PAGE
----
Perseid meteor shower dazzles stargazers

Hundreds of shooting stars streak across the sky in mid-August. Peak expected after dark on Wednesday

By Christine Mathias
August 10, 2010 10:11PM (UTC)
main article image
A multicolored Perseid meteor striking the sky just to the right from Milky Way.

If you're able to escape the pervasiveness of city lights in the next few days (or if you live somewhere with actual sky above it) you'll have the chance to check out the most startling example of "shooting stars" visible to the naked eye -- the Perseid meteor shower. Every August the leftover bits of the Swift-Tuttle comet zoom through our atmosphere, producing up to 60 streaks of light an hour, and the peak of the astro-activity is expected after midnight Wednesday night through pre-dawn on Friday.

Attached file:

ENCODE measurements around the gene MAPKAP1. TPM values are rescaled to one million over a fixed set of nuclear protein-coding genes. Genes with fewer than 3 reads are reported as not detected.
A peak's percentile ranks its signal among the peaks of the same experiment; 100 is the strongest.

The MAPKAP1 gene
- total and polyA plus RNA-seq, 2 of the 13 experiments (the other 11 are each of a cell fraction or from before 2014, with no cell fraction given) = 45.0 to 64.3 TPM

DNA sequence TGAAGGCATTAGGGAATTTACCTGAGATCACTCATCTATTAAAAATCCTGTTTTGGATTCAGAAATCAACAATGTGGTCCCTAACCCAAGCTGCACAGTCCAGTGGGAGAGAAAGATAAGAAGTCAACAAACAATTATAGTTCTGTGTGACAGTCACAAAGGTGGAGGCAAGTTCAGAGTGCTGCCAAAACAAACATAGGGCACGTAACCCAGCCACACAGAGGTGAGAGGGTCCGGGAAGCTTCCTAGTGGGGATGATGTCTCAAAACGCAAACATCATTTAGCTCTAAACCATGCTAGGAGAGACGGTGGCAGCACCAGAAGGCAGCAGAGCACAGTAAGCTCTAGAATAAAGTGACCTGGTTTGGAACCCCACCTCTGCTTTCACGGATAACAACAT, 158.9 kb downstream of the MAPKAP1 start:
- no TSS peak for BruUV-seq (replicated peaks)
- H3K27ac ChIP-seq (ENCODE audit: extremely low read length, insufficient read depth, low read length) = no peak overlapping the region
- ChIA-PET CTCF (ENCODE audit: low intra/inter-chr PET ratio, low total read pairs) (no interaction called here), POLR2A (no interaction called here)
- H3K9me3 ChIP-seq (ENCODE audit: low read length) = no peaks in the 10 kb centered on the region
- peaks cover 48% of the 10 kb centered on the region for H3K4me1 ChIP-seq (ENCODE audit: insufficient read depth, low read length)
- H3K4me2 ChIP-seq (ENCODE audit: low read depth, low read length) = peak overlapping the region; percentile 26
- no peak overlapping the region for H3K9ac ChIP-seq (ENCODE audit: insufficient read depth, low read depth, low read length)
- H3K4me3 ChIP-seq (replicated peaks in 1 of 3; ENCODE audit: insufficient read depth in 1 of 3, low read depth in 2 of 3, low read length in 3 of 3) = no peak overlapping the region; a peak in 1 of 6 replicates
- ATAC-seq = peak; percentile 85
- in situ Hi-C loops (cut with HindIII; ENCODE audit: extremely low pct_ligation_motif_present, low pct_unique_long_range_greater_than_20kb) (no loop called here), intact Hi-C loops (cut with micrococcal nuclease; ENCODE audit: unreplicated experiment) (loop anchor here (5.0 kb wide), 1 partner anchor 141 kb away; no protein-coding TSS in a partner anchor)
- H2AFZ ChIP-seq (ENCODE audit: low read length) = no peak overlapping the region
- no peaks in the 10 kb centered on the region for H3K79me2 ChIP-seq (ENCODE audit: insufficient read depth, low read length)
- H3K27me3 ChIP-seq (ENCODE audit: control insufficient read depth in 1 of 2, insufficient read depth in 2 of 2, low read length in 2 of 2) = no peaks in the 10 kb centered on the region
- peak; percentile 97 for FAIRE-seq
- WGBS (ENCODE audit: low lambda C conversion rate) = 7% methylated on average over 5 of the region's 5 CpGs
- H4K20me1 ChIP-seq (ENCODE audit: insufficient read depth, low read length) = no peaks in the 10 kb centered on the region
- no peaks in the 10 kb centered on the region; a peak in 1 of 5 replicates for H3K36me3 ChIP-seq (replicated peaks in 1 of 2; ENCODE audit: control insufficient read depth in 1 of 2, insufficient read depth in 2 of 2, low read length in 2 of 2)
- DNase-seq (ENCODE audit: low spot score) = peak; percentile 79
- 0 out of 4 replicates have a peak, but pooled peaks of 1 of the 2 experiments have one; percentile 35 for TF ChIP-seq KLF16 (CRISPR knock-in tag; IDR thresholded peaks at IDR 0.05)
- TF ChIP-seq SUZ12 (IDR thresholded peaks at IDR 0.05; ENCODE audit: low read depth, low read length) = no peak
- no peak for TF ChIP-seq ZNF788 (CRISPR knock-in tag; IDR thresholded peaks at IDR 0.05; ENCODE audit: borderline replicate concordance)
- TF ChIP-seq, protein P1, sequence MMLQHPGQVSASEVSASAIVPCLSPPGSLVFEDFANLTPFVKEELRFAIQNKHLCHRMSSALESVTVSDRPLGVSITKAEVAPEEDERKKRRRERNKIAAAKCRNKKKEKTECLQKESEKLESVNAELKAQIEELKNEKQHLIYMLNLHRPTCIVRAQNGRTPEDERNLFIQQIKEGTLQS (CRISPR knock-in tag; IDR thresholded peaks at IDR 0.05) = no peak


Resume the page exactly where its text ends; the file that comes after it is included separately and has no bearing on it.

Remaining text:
Fox News has an excellent explanation of the Perseids for laymen, while the Christian Science Monitor covers the pre-shower fireball (actually a tiny meteor) spotted over Alabama this week. NASA scientists compare meteor showers to bugs splatting on your car windshield, and MSNBC has tips on how to enjoy the display effectively. Check out this brief night-vision footage of 2007's Perseids:


Christine Mathias

MORE FROM Christine Mathias

Related Topics ------------------------------------------

Physics Science